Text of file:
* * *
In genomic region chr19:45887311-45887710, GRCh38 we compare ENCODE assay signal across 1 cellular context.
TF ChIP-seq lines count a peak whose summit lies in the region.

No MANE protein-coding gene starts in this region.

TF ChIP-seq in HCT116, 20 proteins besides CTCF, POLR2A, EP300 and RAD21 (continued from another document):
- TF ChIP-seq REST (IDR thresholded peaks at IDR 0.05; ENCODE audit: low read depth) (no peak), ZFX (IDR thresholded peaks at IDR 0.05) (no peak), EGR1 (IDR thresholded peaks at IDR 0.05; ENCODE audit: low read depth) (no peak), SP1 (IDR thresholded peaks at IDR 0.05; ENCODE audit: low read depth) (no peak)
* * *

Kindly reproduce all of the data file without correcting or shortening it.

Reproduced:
In genomic region chr19:45887311-45887710, GRCh38 we compare ENCODE assay signal across 1 cellular context.
TF ChIP-seq lines count a peak whose summit lies in the region.

No MANE protein-coding gene starts in this region.

TF ChIP-seq in HCT116, 20 proteins besides CTCF, POLR2A, EP300 and RAD21 (continued from another document):
- TF ChIP-seq REST (IDR thresholded peaks at IDR 0.05; ENCODE audit: low read depth) (no peak), ZFX (IDR thresholded peaks at IDR 0.05) (no peak), EGR1 (IDR thresholded peaks at IDR 0.05; ENCODE audit: low read depth) (no peak), SP1 (IDR thresholded peaks at IDR 0.05; ENCODE audit: low read depth) (no peak)